Dubai: Newcomers setting themselves in Dubai are choosing to sign up for the third option – co-living – to take care of their residential requirements. At least for the short-term, ranging up to 90 days or slightly longer.
More properties and buildings are advertising such co-living choices, targeting first-timers settling in Dubai. ‘Regulated’ co-living is also finding enough takers, market sources say, even though the rental amount is at a premium.
Thus, co-living has been carving up a niche within a space that’s dominated by the full-year leasing contracts and the short-term let where the entire property is taken. In co-living, the lease applies, of course, only to a ‘shared’ space within a unit.
Some of the listings – in upscale towers and set in prime locations – are asking for around Dh4,000 a month.
Easy in, easy out
The biggest benefit obviously is the flexibility offered to tenants. “Tenants should expect to pay a deposit - often one month’s rent - and there may be a minimum length of stay, such as a 3-month minimum stay, after which tenants can leave at any time by providing 30-day notice,” said Nia Gaskin, Senior Leasing Consultant at Betterhomes.
That works out just fine for those choosing co-living, which is essentially a defined number of – unrelated - people sharing a dwelling unit. (The landlord will have to get the clearance and adhere to the conditions set by the Dubai Land Department/RERA. In fact, a handful of developers have already built dedicated co-living properties, which also indicates the demand that’s there in the market.)
“Co-living spaces have been growing in popularity thanks to the flexibility and convenience they offer tenants,” said Nia. “These are typically fully furnished apartments with access to communal amenities like workspaces, roof terraces, pools and gyms.”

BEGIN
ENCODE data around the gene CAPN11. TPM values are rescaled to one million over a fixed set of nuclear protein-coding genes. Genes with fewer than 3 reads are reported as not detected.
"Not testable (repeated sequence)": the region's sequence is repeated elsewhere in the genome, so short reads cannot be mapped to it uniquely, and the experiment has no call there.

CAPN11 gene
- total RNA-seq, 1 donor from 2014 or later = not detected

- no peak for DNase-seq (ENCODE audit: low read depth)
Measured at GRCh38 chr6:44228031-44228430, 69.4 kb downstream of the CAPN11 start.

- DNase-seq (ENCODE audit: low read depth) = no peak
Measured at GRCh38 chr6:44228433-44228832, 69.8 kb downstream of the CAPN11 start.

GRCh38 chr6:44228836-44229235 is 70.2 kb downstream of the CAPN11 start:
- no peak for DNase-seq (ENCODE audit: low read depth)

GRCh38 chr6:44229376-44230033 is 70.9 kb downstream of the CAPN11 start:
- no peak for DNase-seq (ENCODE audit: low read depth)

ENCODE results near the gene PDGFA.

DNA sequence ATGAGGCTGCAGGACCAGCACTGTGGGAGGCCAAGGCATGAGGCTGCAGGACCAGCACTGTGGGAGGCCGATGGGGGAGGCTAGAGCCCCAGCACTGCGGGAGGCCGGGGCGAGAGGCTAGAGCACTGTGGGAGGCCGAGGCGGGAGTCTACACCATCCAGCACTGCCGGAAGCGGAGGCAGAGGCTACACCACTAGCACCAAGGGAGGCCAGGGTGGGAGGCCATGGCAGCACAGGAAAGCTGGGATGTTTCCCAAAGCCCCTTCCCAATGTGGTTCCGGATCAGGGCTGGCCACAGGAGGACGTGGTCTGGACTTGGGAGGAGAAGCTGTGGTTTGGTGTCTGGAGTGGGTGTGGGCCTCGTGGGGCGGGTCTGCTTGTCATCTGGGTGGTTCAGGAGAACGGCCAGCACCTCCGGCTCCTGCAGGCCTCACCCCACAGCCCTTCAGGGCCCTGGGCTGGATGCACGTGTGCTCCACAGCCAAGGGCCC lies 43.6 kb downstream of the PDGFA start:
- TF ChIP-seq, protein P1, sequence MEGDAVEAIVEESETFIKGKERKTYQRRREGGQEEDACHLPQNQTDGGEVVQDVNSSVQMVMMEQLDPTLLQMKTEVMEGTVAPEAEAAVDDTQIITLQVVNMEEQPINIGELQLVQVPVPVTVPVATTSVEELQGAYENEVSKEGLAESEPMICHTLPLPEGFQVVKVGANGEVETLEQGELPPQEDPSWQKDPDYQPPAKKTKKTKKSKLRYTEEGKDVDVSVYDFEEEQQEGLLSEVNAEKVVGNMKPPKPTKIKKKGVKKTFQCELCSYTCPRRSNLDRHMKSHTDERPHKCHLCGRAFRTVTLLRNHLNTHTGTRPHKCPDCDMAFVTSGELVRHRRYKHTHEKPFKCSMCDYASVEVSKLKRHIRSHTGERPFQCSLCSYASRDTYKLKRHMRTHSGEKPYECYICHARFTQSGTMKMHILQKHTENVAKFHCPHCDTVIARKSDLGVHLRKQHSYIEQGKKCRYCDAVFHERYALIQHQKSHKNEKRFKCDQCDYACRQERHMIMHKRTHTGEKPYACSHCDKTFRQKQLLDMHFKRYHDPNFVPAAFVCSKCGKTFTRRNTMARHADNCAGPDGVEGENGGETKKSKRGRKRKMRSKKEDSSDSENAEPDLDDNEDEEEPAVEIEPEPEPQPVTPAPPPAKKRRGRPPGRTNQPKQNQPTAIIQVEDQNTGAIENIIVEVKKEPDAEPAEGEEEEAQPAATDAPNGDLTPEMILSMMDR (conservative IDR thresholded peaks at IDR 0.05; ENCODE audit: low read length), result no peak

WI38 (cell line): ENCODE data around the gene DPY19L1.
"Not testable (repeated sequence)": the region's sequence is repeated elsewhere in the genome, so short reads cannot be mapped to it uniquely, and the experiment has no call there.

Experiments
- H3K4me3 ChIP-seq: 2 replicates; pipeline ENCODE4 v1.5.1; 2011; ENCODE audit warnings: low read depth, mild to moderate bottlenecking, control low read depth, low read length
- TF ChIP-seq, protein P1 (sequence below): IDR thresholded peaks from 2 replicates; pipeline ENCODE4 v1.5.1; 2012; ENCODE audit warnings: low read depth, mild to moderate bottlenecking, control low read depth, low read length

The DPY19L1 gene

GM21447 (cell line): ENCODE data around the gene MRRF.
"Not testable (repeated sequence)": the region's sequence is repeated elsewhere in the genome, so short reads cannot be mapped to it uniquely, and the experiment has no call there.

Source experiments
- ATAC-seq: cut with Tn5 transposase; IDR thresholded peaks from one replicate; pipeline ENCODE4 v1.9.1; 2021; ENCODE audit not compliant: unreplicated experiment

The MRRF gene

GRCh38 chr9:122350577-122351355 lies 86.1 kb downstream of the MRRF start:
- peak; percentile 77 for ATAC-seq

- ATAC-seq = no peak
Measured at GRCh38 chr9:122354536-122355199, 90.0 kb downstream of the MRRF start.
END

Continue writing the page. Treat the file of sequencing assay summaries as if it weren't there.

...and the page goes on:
Tenants make one month payments that would typically include all rent and bills, with the flexibility that they can end their tenancy at any time with just one month’s notice.
Comes at a premium
“Tenants should expect to pay a premium for the convenience of a co-living space when compared to the cost of a similar long-term rental,” she added. “However, where many landlords like the annual rent to be paid in one, two or four cheques, co-living spaces allow tenants to pay their rent in monthly instalments.
“So, whilst opting for a co-living space might be more expensive overall, the cash-flow advantages (for the tenant) could make sense to some people.”
Developers who have ventured into this space say that they usually lease out to employees of a particular company, who prefer to be within easy distance of their offices. Now, the developers add, the main take up is from new residents in the city, using co-living to get a feel of their new workplace, the city and all that it has to offer.
“I don’t think the Dubai property market has seen the full potential of what co-living rental options can offer,” said a developer source. “Of course, developers are waiting for a bigger new resident base to build before launching more co-living rentals. That demand can well happen almost instantly – they just need to look at the resident profile who are settling down in Dubai right now.”